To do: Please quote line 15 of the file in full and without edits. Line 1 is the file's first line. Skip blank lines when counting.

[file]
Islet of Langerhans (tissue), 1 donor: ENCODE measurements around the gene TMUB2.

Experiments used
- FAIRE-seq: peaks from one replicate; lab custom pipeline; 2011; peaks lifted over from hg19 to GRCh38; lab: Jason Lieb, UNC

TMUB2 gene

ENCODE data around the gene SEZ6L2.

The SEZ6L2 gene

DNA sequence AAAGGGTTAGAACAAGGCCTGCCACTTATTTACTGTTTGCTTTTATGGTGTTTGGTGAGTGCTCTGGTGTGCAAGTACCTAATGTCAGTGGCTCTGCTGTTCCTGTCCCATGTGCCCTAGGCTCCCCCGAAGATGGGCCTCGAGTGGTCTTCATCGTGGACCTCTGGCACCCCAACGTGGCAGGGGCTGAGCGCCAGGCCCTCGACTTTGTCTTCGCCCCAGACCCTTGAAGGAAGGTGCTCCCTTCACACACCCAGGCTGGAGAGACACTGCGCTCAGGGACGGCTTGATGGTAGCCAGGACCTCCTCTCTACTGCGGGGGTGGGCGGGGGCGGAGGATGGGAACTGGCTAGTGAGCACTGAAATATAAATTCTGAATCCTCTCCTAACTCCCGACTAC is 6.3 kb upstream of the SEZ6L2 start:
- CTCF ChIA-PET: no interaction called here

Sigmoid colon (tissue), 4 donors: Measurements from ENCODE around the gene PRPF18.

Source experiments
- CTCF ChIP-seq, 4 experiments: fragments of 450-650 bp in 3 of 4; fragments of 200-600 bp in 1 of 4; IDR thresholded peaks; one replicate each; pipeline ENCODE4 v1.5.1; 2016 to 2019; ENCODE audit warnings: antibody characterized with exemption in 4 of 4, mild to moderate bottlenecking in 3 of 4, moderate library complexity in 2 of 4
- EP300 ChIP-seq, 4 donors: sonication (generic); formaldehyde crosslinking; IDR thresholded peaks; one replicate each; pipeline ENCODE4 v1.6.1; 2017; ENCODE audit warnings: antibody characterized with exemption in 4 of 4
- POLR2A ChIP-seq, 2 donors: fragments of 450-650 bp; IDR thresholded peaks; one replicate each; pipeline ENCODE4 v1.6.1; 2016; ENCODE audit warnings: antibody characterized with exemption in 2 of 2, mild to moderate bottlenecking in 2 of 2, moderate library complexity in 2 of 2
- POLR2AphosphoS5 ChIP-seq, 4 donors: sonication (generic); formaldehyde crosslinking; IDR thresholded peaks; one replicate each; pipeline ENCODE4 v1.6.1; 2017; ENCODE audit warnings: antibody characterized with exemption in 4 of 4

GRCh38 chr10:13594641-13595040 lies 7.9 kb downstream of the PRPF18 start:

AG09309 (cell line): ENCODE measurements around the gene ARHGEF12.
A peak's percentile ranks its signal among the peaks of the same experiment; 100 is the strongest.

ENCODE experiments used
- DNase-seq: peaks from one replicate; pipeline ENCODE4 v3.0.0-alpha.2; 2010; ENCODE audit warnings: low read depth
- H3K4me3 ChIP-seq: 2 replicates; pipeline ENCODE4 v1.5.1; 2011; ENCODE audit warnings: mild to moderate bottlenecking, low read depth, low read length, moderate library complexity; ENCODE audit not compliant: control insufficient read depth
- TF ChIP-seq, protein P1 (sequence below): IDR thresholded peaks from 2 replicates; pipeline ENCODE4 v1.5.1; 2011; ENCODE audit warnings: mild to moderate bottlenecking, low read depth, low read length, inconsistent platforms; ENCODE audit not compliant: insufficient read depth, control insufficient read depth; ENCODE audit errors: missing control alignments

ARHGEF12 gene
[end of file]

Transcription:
GRCh38 chr10:13594641-13595040 lies 7.9 kb downstream of the PRPF18 start: